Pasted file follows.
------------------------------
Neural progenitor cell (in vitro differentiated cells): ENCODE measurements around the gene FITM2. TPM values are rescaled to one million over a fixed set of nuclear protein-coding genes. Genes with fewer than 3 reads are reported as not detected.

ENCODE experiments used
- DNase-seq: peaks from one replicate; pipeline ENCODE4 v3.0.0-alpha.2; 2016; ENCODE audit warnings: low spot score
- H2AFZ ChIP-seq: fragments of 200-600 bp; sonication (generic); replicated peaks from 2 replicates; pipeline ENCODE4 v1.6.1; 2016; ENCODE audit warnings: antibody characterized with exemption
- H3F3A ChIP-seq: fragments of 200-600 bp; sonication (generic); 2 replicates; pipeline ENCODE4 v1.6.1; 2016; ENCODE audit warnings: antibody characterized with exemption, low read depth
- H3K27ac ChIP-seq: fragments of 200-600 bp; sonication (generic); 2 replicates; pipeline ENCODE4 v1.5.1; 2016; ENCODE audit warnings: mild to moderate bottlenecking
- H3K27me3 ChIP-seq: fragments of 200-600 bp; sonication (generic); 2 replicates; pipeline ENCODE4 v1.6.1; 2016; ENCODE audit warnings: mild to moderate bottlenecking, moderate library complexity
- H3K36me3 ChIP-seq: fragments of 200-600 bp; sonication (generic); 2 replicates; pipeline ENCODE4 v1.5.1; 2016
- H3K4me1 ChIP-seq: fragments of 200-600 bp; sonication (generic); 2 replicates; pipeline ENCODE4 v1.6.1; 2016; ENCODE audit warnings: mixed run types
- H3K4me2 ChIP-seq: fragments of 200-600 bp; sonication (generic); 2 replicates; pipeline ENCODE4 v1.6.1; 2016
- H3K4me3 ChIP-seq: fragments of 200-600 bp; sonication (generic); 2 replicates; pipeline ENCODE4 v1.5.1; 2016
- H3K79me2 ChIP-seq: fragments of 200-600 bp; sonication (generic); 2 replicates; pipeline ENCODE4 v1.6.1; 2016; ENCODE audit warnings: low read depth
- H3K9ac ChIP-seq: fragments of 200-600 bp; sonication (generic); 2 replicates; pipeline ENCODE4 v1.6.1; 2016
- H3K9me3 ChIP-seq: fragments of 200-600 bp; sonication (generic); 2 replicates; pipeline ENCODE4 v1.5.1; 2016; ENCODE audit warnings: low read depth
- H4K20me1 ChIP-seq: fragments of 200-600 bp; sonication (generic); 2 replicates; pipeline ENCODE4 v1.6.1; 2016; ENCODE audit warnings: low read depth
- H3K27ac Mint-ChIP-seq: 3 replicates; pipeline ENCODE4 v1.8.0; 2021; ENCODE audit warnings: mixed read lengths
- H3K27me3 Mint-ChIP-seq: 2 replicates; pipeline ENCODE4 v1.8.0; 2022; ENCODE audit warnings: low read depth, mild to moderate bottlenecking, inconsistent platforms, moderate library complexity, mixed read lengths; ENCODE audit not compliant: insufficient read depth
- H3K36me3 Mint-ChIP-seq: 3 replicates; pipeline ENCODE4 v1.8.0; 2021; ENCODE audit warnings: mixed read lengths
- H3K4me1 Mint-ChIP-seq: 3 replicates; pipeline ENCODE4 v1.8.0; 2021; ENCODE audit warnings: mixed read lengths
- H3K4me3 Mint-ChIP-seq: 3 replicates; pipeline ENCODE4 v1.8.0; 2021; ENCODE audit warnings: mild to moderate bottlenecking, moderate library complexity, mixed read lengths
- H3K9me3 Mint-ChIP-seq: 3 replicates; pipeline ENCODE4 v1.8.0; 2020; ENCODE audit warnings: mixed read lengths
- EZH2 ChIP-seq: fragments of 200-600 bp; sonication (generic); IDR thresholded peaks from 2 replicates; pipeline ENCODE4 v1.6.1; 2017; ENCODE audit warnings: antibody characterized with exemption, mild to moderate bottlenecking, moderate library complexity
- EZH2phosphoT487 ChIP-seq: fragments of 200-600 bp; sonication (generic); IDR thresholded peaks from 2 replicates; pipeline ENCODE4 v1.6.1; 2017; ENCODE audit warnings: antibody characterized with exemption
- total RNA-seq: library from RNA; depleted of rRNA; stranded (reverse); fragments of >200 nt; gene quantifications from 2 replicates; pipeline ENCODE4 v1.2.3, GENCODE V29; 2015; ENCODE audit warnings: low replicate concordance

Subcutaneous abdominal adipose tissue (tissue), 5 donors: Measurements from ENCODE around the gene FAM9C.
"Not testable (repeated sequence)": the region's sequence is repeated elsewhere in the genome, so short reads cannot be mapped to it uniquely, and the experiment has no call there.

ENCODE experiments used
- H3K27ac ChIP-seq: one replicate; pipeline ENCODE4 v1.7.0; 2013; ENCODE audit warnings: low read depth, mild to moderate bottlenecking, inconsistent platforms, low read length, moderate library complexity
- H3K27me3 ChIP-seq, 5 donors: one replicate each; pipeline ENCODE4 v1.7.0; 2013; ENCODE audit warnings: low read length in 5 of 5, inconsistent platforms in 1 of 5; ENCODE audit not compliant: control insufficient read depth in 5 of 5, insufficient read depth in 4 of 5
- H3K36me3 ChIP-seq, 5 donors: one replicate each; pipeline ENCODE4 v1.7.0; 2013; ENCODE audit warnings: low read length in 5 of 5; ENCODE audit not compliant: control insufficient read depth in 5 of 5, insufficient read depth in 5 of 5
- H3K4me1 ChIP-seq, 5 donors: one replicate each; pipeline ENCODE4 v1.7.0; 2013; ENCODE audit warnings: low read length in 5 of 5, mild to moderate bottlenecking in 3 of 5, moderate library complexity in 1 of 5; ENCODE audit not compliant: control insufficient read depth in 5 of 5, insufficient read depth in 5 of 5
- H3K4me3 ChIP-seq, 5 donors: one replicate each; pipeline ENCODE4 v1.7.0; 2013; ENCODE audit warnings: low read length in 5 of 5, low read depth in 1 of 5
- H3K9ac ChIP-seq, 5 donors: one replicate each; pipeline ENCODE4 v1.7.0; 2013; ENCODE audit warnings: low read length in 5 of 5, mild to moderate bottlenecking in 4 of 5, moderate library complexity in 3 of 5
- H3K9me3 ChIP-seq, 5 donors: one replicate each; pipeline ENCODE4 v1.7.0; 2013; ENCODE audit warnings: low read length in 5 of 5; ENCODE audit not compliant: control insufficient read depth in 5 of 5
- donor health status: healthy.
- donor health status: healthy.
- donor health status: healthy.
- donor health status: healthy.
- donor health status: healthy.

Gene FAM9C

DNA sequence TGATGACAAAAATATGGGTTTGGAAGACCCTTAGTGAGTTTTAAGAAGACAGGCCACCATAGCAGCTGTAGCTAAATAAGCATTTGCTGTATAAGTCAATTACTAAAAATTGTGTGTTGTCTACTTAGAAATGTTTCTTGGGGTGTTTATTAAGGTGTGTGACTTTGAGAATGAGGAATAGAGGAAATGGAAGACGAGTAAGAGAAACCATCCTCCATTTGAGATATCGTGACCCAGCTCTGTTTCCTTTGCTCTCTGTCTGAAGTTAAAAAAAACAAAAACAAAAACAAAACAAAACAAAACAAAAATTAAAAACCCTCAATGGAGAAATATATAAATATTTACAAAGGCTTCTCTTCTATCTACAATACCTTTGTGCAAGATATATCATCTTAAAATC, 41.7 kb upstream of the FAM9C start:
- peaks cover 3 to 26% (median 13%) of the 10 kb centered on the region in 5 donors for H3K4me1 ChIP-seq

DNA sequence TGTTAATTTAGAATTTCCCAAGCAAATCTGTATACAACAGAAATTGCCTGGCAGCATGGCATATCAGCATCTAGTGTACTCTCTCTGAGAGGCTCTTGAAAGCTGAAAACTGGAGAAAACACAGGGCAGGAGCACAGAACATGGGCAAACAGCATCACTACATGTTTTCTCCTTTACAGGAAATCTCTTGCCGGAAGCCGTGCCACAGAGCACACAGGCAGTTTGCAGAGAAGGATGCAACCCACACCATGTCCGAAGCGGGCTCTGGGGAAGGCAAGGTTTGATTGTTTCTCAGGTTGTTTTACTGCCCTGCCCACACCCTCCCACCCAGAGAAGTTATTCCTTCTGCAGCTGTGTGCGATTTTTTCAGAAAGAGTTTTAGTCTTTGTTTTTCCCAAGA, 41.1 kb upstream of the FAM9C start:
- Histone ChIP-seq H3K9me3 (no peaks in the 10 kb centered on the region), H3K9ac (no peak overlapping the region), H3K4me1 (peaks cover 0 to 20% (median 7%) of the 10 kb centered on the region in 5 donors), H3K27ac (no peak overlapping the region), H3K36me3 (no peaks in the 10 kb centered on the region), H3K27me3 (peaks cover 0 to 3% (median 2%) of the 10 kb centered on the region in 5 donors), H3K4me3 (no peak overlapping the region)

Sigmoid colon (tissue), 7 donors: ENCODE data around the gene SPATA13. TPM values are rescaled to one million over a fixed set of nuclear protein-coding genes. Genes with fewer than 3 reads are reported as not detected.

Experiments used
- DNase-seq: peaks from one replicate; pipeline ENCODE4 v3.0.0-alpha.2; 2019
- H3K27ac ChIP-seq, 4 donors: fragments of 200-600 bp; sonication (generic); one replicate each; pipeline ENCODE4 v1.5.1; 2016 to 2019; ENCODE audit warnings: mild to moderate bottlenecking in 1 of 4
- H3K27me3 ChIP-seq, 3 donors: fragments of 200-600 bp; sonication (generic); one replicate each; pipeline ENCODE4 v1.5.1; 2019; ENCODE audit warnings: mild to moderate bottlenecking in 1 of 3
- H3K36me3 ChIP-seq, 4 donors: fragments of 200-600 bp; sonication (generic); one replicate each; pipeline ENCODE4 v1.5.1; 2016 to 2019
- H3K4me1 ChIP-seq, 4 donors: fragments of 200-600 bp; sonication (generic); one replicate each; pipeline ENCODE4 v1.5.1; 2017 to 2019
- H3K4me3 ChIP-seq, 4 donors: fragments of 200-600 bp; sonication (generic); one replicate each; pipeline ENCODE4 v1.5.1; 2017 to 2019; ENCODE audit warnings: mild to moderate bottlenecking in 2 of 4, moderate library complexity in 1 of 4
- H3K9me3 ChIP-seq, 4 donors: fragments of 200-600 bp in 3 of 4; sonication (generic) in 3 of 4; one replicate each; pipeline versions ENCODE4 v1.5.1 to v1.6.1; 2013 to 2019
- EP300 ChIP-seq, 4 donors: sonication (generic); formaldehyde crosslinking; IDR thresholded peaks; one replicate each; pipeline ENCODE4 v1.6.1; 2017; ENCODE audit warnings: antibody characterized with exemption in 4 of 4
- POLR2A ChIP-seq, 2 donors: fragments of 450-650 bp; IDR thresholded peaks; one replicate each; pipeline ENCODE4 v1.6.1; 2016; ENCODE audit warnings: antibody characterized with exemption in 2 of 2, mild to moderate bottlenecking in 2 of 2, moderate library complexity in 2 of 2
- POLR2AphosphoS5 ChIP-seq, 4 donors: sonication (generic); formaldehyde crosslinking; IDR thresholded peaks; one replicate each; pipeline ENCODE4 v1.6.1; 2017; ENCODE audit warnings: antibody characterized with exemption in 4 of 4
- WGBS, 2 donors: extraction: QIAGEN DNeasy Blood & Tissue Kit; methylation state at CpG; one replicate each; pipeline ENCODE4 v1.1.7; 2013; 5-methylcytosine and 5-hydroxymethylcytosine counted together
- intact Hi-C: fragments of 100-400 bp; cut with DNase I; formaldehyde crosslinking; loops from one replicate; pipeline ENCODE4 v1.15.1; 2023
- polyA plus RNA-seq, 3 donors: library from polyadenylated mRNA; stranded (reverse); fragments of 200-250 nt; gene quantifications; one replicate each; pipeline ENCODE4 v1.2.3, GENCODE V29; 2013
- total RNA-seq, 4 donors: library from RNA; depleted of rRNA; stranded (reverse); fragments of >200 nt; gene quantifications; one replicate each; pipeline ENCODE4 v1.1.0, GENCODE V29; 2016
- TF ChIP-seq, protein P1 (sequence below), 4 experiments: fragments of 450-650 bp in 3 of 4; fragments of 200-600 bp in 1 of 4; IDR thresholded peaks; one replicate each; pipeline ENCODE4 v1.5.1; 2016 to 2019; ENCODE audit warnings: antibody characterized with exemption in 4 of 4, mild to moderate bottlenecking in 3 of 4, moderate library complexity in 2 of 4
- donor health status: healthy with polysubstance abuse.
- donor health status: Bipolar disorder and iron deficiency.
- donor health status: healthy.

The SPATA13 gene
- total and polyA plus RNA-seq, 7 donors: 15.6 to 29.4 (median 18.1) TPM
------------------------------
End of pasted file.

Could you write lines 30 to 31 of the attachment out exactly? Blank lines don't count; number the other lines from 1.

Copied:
- H3K36me3 ChIP-seq, 5 donors: one replicate each; pipeline ENCODE4 v1.7.0; 2013; ENCODE audit warnings: low read length in 5 of 5; ENCODE audit not compliant: control insufficient read depth in 5 of 5, insufficient read depth in 5 of 5
- H3K4me1 ChIP-seq, 5 donors: one replicate each; pipeline ENCODE4 v1.7.0; 2013; ENCODE audit warnings: low read length in 5 of 5, mild to moderate bottlenecking in 3 of 5, moderate library complexity in 1 of 5; ENCODE audit not compliant: control insufficient read depth in 5 of 5, insufficient read depth in 5 of 5